movements graceful of themselves. Her voice was delicious--clear,
cheerful, sympathetic. This, and her smile--which added a charm of its
own to the beauty of her mouth--won my heart, before she had got close
enough to me to put her hand in mine. "Ah, my dear!" I said, in my
headlong way, "I am so glad to see you!" The instant the words passed my
lips, I could have cut my tongue out for reminding her in that brutal
manner that she was blind.

To my relief, she showed no sign of feeling it as I did. "May I see you,
in _my_ way?" she asked gently--and held up her pretty white hand. "May I
touch your face?"

I sat down at once on the window-seat. The soft rosy tips of her fingers
seemed to cover my whole face in an instant. Three separate times she
passed her hand rapidly over me; her own face absorbed all the while in
breathless attention to what she was about. "Speak again!" she said
suddenly, holding her hand over me in suspense. I said a few words. She
stopped me by a kiss. "No more!" she exclaimed joyously. "Your voice says
to my ears, what your face says to my fingers. I know I shall like you.
Come in, and see the rooms we are going to live in together."

As I rose, she put her arm round my waist--then instantly drew it away
again, and shook her fingers impatiently, as if something had hurt them.

"A pin?" I asked.

"No! no! What colored dress have you got on?"


"Ah! I knew it! Pray don't wear dark colors. I have my own blind horror
of anything that is dark. Dear Madame Pratolungo, wear pretty bright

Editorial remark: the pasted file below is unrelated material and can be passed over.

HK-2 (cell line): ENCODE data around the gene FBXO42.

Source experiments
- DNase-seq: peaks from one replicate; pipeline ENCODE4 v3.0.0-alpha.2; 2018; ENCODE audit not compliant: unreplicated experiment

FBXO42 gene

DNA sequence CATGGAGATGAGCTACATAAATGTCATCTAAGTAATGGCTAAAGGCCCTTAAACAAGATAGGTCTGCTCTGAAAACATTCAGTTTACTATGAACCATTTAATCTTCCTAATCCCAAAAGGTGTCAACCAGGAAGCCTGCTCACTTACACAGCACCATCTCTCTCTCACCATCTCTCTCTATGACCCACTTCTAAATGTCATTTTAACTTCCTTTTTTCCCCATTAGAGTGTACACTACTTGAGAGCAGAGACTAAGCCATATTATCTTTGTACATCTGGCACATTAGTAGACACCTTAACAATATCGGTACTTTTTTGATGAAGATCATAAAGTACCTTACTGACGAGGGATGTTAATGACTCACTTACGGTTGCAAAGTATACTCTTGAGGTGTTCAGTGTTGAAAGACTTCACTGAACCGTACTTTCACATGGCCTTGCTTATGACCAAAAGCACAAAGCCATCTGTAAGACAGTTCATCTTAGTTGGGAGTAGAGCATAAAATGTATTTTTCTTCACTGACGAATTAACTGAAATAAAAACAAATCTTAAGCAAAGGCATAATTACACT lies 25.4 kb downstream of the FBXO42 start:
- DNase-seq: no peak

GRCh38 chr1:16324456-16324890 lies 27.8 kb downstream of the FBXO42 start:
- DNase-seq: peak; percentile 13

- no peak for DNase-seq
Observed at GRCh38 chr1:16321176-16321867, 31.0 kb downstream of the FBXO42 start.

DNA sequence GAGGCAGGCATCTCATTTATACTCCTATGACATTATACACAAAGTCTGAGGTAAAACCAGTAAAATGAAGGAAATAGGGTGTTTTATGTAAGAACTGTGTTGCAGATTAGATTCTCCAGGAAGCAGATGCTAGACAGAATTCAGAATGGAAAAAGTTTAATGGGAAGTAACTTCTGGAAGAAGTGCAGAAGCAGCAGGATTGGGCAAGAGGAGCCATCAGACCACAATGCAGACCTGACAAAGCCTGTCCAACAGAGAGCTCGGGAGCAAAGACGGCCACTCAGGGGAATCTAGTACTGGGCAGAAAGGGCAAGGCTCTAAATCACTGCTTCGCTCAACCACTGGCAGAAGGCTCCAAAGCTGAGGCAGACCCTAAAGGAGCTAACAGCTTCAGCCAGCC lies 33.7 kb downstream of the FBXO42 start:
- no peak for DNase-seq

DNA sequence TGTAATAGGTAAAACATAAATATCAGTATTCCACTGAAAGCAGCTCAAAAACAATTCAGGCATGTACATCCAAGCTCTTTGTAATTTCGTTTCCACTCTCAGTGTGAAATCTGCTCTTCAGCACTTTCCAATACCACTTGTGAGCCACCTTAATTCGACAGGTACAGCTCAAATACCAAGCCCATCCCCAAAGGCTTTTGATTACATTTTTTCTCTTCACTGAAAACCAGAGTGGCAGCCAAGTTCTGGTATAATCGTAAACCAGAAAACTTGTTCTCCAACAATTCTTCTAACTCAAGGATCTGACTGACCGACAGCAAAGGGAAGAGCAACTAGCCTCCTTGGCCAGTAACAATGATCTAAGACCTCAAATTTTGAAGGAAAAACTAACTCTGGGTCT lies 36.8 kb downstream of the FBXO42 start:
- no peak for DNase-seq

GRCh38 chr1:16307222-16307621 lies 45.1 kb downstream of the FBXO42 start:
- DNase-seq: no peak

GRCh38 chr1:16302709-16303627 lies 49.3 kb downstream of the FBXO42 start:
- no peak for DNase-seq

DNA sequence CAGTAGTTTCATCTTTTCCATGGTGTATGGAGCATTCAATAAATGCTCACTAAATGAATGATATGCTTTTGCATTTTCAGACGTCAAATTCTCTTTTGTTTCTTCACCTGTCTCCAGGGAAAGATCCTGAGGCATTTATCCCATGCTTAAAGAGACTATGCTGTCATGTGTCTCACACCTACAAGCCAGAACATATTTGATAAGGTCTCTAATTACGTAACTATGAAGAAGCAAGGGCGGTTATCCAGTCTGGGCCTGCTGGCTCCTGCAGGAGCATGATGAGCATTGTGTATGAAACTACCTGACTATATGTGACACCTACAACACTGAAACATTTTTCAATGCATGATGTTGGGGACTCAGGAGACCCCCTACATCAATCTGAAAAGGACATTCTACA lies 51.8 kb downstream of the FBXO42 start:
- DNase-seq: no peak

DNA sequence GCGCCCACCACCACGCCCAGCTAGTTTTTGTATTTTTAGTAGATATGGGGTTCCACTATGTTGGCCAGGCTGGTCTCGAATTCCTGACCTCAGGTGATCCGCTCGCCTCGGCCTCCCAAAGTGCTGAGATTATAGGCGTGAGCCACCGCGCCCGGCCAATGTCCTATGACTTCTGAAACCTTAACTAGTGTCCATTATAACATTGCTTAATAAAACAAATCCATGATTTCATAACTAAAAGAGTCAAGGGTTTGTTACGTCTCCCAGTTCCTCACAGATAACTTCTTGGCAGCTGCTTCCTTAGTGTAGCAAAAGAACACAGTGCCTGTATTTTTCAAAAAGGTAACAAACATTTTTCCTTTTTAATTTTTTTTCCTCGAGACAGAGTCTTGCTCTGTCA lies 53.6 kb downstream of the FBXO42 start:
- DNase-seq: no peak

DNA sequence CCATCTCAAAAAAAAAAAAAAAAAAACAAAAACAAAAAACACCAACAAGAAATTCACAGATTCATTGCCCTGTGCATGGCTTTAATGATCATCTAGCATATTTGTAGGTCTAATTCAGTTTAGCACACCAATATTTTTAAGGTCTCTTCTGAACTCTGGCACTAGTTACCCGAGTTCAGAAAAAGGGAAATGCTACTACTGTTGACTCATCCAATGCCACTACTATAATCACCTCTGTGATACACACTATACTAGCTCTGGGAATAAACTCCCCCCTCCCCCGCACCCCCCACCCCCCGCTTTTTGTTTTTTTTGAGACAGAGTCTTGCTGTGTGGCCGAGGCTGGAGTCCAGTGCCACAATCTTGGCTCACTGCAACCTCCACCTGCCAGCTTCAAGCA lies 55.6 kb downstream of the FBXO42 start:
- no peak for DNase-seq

colors, to please _me!_" She put her arm caressingly round me
again--round my neck, however, this time, where her hand could rest on my
linen collar. "You will change your dress before dinner--won't you?" she
whispered. "Let me unpack for you, and choose which dress I like."

The brilliant decorations of the corridor were explained to me now!

We entered the rooms; her bed-room, my bed-room, and our sitting-room
between the two. I was prepared to find them, what they proved to be--as
bright as looking-glasses, and gilding, and gaily-colored ornaments, and
cheerful knick-knacks of all sorts could make them. They were more like
rooms in my lively native country than rooms in sober colorless England.
The one thing which I own did still astonish me, was that all this
sparkling beauty of adornment in Lucilla's habitation should have been
provided for the express gratification of a young lady who could not see.
Experience was yet to show me that the blind can live in their
imaginations, and have their favorite fancies and illusions like the rest
of us.

To satisfy Lucilla by changing my dark purple dress, it was necessary
that I should first have my boxes. So far as I knew, Finch's boy had
taken my luggage, along with the pony, to the stables. Before Lucilla
could ring the bell to make inquiries, my elderly guide (who had silently
left us while we were talking together in the corridor) re-appeared,
followed by the boy and a groom, carrying my things. These servants also
brought with them certain parcels for their young mistress, purchased in
the town, together with a bottle, wrapped in fair white paper, which
looked like a bottle of medicine--and which had a part of its own to play
in our proceedings, later in the day.

"This is my old nurse," said Lucilla, presenting her attendant to me.
"Zillah can do a little of everything--cooking included. She has had
lessons at a London Club. You must like Zillah, Madame Pratolungo, for my
sake. Are your boxes open?"

She went down on her knees before the boxes, as she asked the question.
No girl with the full use of her eyes could have enjoyed more thoroughly
than she did the trivial amusement of unpacking my clothes. This time,
however, her wonderful delicacy of touch proved to be at fault. Of two
dresses of mine which happened to be exactly the same in texture, though
widely different in color, she picked out the dark dress as being the
light one. I saw that I disappointed her sadly when I told her of her
mistake. The next guess she made, however, restored the tips of her